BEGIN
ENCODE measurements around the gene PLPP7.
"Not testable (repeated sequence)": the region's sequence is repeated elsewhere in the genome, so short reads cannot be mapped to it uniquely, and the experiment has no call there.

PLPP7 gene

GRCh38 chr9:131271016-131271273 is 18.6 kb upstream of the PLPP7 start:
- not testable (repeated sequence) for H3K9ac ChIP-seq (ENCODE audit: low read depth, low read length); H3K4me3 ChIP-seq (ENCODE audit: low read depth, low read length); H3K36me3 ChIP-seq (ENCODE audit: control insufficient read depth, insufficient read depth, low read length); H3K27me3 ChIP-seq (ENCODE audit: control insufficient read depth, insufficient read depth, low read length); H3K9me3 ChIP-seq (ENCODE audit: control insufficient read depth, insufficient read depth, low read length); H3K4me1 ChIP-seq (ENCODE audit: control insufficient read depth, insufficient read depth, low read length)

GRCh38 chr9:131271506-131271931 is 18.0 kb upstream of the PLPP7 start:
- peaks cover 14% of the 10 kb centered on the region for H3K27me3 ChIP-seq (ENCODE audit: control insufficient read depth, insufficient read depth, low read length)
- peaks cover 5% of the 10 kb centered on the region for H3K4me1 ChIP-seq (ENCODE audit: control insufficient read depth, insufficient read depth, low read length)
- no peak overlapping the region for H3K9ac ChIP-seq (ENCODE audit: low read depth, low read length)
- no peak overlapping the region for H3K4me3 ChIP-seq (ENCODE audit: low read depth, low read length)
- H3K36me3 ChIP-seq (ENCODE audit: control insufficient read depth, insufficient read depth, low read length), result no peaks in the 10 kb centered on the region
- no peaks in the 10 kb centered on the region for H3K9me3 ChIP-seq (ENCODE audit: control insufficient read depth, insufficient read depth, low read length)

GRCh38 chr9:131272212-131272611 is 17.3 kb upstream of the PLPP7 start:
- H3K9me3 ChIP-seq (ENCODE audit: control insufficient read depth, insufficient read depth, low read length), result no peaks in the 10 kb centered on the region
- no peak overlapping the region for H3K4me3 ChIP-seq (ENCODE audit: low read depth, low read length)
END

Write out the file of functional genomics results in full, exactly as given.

ENCODE measurements around the gene PLPP7.
"Not testable (repeated sequence)": the region's sequence is repeated elsewhere in the genome, so short reads cannot be mapped to it uniquely, and the experiment has no call there.

PLPP7 gene

GRCh38 chr9:131271016-131271273 is 18.6 kb upstream of the PLPP7 start:
- not testable (repeated sequence) for H3K9ac ChIP-seq (ENCODE audit: low read depth, low read length); H3K4me3 ChIP-seq (ENCODE audit: low read depth, low read length); H3K36me3 ChIP-seq (ENCODE audit: control insufficient read depth, insufficient read depth, low read length); H3K27me3 ChIP-seq (ENCODE audit: control insufficient read depth, insufficient read depth, low read length); H3K9me3 ChIP-seq (ENCODE audit: control insufficient read depth, insufficient read depth, low read length); H3K4me1 ChIP-seq (ENCODE audit: control insufficient read depth, insufficient read depth, low read length)

GRCh38 chr9:131271506-131271931 is 18.0 kb upstream of the PLPP7 start:
- peaks cover 14% of the 10 kb centered on the region for H3K27me3 ChIP-seq (ENCODE audit: control insufficient read depth, insufficient read depth, low read length)
- peaks cover 5% of the 10 kb centered on the region for H3K4me1 ChIP-seq (ENCODE audit: control insufficient read depth, insufficient read depth, low read length)
- no peak overlapping the region for H3K9ac ChIP-seq (ENCODE audit: low read depth, low read length)
- no peak overlapping the region for H3K4me3 ChIP-seq (ENCODE audit: low read depth, low read length)
- H3K36me3 ChIP-seq (ENCODE audit: control insufficient read depth, insufficient read depth, low read length), result no peaks in the 10 kb centered on the region
- no peaks in the 10 kb centered on the region for H3K9me3 ChIP-seq (ENCODE audit: control insufficient read depth, insufficient read depth, low read length)

GRCh38 chr9:131272212-131272611 is 17.3 kb upstream of the PLPP7 start:
- H3K9me3 ChIP-seq (ENCODE audit: control insufficient read depth, insufficient read depth, low read length), result no peaks in the 10 kb centered on the region
- no peak overlapping the region for H3K4me3 ChIP-seq (ENCODE audit: low read depth, low read length)